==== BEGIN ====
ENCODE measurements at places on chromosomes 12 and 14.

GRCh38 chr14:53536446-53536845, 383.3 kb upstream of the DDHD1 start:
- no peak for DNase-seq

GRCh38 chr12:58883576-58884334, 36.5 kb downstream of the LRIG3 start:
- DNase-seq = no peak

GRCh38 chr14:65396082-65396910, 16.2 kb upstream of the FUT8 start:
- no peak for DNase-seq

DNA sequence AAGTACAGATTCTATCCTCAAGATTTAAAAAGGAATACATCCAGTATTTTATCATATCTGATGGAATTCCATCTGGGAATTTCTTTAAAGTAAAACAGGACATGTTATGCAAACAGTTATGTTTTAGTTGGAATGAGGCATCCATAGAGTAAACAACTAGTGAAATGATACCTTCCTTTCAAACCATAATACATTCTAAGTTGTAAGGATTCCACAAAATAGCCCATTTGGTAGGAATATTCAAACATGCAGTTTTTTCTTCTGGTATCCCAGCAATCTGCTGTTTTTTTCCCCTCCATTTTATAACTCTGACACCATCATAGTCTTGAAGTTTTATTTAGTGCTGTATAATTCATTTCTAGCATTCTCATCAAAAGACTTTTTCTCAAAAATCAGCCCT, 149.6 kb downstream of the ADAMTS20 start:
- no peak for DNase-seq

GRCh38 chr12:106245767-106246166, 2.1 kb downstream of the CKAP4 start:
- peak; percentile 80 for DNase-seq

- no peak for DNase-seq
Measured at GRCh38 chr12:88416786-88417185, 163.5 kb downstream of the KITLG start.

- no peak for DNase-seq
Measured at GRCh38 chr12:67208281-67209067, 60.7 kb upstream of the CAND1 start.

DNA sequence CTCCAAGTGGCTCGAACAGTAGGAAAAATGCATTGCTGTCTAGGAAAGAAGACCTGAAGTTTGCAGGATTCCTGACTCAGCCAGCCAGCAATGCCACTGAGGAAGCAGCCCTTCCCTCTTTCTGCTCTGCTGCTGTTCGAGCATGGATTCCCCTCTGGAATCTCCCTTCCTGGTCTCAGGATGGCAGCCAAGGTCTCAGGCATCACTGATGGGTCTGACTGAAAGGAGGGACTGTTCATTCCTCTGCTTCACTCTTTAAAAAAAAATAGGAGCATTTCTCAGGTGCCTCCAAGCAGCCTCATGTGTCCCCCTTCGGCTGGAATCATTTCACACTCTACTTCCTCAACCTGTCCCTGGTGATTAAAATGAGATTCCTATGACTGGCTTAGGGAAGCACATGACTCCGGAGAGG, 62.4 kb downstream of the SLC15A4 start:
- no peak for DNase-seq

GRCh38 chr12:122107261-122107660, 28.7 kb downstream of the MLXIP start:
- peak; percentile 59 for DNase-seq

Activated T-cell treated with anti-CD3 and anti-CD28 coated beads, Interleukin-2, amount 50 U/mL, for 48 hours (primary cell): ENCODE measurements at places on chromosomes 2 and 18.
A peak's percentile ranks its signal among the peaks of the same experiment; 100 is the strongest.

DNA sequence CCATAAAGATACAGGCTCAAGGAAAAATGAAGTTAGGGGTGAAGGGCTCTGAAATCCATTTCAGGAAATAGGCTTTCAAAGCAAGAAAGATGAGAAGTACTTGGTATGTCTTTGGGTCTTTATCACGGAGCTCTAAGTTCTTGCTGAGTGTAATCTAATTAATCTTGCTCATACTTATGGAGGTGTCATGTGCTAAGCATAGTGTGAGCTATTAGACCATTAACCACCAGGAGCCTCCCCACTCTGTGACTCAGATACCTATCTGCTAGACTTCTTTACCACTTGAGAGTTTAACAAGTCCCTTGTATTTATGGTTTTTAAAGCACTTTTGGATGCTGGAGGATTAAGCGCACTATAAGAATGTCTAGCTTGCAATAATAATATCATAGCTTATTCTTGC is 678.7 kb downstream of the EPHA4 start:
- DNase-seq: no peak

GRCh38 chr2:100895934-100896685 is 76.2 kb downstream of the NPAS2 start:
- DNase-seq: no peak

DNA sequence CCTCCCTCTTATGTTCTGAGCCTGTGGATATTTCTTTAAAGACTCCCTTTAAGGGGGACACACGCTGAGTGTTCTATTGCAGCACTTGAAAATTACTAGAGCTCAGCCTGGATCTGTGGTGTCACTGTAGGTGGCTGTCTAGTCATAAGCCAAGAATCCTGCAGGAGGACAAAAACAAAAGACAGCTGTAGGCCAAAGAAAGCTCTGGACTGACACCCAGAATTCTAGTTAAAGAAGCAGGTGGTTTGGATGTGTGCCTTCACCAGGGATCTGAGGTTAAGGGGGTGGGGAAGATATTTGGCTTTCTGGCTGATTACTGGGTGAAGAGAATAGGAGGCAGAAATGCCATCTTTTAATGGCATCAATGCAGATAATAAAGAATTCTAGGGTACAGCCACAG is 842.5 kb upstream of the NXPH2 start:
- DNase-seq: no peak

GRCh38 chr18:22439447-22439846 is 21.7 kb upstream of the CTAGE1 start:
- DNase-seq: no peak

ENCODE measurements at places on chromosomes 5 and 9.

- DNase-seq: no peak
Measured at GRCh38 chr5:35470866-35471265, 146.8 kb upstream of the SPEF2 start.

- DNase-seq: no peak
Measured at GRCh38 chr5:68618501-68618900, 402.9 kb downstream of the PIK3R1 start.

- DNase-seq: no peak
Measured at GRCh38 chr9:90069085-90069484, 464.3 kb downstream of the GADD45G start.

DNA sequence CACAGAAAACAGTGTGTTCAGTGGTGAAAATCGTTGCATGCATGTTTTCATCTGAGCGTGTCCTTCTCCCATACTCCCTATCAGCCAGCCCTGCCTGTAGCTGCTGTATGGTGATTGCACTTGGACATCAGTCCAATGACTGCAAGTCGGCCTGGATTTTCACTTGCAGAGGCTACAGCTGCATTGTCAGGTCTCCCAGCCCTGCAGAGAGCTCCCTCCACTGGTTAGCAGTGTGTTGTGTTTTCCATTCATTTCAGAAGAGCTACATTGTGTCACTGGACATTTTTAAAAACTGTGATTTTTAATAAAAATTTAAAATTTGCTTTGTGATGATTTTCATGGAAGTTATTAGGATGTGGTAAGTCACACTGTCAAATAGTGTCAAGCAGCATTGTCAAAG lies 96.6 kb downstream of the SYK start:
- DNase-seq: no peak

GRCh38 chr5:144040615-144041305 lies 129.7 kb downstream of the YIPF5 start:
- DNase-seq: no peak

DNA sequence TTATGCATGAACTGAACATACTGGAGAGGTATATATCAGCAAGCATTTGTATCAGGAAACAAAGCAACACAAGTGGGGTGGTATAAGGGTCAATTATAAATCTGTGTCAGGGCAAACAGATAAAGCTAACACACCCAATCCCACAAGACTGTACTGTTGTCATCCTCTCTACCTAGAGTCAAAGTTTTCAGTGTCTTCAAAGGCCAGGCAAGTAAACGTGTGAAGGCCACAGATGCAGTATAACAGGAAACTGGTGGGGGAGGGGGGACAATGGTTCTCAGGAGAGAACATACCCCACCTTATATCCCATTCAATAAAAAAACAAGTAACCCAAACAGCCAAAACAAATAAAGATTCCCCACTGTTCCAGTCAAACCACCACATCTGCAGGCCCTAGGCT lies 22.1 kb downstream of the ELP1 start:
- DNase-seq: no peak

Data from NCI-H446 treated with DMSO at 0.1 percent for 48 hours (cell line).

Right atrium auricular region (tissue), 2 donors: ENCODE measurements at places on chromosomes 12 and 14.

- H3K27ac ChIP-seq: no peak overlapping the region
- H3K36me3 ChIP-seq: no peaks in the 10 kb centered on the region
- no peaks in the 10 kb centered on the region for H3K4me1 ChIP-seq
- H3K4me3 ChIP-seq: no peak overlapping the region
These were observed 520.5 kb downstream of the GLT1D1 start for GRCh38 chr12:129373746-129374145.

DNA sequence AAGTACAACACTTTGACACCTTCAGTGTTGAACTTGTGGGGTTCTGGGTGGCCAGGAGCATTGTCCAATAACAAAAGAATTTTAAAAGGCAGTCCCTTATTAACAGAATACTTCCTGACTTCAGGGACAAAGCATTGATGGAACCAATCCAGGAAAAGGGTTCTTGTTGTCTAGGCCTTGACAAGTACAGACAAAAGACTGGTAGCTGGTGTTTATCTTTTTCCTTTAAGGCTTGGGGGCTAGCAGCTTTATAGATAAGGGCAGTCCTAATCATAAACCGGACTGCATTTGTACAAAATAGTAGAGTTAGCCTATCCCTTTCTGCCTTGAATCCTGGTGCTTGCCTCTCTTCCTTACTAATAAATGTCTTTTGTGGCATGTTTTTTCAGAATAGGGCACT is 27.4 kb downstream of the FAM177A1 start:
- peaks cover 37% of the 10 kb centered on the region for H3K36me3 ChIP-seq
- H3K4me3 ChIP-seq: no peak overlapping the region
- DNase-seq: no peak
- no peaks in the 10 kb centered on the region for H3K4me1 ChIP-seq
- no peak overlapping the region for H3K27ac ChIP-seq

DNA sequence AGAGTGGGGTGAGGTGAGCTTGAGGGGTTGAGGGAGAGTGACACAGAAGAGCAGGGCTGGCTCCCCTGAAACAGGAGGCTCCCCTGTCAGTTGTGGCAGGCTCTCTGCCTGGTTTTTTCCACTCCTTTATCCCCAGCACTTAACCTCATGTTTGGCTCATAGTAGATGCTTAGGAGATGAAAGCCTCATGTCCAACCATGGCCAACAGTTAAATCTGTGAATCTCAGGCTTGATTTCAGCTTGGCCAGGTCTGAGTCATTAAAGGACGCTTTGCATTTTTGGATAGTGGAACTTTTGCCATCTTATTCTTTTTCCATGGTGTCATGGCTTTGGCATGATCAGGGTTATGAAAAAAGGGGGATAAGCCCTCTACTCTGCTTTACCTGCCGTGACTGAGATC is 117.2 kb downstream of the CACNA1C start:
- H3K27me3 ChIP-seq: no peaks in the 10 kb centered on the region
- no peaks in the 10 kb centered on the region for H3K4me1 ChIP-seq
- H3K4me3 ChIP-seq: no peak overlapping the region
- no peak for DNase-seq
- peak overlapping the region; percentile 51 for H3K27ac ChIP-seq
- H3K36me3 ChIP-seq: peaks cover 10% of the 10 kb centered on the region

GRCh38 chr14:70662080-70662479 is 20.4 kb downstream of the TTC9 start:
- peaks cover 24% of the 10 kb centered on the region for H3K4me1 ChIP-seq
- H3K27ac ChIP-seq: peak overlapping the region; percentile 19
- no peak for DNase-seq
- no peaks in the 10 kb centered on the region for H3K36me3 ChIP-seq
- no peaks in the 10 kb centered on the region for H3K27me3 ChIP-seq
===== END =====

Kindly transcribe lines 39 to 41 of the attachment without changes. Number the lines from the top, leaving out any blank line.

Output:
GRCh38 chr5:144040615-144041305 lies 129.7 kb downstream of the YIPF5 start:
- DNase-seq: no peak

DNA sequence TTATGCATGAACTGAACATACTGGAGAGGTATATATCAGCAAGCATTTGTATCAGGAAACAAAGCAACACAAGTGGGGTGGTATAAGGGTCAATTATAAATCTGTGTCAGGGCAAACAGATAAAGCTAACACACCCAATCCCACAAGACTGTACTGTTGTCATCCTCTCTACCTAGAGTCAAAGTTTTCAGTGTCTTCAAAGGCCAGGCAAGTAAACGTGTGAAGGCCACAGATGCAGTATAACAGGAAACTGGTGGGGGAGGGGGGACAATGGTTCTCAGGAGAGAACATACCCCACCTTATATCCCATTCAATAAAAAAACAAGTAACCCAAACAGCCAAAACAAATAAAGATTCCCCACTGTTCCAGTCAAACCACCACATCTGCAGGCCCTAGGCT lies 22.1 kb downstream of the ELP1 start: